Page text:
Unfortunately, the culture of high-stakes testing is here to stay, along with the pressures it creates for administrators, teachers, and students. Likewise, there is no doubt that assessment remains an important part of teaching and learning. But when raising the numbers begins to seem more important in a teacher’s evaluation than having an ability to motivate students and foster a love of reading, instruction runs the risk of suffering, as does teacher morale.

In a welcoming message written by a former president of CHADD (Children and Adults with Attention Deficit/Hyperactivity Disorder), Steven Peer (2011) stated, “So many teachers I know entered the profession out of a passion, a love of the children. And somewhere along the way, between the paperwork, politics, and testing-to-benchmarks, they slid (ever so slowly) into operating out of fear. It is debilitating” (p.2). Is it possible that an over-reliance on scores will result in a number of teachers who make decisions regarding what, and how, to teach based on fear of assessment results?

Fortunately, despite the fear that not all students will meet the SMART-R goal, there are still plenty of teachers out there who exhibit the characteristics needed to put kids on the path to becoming lifelong recreational readers. They share their enthusiasm for books, put great books in the hands of students, and create a classroom environment where kids are excited about reading. If our mission as teachers is to ensure that students will continue to read when they leave our system, then perhaps a fair teacher evaluation would consider these characteristics to be as important, if not more important, than simply raising the numbers on an assessment.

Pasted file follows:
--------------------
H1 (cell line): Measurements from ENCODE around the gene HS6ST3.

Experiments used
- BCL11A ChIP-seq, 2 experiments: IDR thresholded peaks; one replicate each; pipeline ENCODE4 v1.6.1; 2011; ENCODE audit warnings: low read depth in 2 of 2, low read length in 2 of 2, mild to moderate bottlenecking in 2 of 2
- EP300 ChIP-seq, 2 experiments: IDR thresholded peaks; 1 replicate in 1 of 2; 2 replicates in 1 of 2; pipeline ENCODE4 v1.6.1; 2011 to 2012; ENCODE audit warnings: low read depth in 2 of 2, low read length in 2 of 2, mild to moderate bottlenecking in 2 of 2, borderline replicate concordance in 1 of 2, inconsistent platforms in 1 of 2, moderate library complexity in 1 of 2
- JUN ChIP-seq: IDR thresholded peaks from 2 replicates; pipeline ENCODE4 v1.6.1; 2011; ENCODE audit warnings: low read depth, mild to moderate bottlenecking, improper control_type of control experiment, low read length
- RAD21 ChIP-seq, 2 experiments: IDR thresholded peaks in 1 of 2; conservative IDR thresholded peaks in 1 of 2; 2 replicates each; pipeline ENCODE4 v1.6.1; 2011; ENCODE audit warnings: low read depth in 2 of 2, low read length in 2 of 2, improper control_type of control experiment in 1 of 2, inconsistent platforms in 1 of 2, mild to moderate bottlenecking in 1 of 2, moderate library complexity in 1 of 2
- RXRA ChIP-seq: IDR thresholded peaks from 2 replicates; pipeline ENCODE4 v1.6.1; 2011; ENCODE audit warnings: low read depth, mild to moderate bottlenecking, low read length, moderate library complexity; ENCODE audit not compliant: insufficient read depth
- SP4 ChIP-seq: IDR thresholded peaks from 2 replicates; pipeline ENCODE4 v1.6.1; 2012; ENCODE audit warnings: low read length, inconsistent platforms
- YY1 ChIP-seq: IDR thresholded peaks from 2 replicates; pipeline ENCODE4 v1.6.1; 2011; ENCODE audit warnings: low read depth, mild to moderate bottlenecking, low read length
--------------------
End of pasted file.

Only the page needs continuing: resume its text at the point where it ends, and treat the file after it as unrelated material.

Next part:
Teachers need assessment to guide instruction, not take away from it

As stated earlier, assessment is still an important part of teaching and learning. With respect to reading, teachers depend on the results of authentic assessments to help them identify strengths and needs, set goals, and measure progress. In other words, they depend on assessments to help them guide instruction. But with the additional onslaught of high stakes testing, is it ever possible to incorporate too much, to the point that the combination of yearly formative and summative assessments starts taking away the very instructional time students need? This topic came up at one of our Teachers as Readers discussions, and the results of the conversation were quite enlightening.

As we looked at a typical school year, we asked ourselves if it were possible to determine a ballpark figure of how much instructional time in language arts was actually taken up with assessment in the upper elementary grades. We started by mapping out the assessments given over the course of the school year that occur during the scheduled language arts block. We factored in beginning of the year reading assessments, county-wide assessments that measure progress within the curriculum and toward the state standards, mid-year assessments, end of year state tests, and the end of the year reading assessments. When we additionally factored in the minimal time devoted to test preparation lessons, we concluded that we were actually giving up close to a month of instructional time in language arts to assessing our students. A month of instructional time? Could this be possible?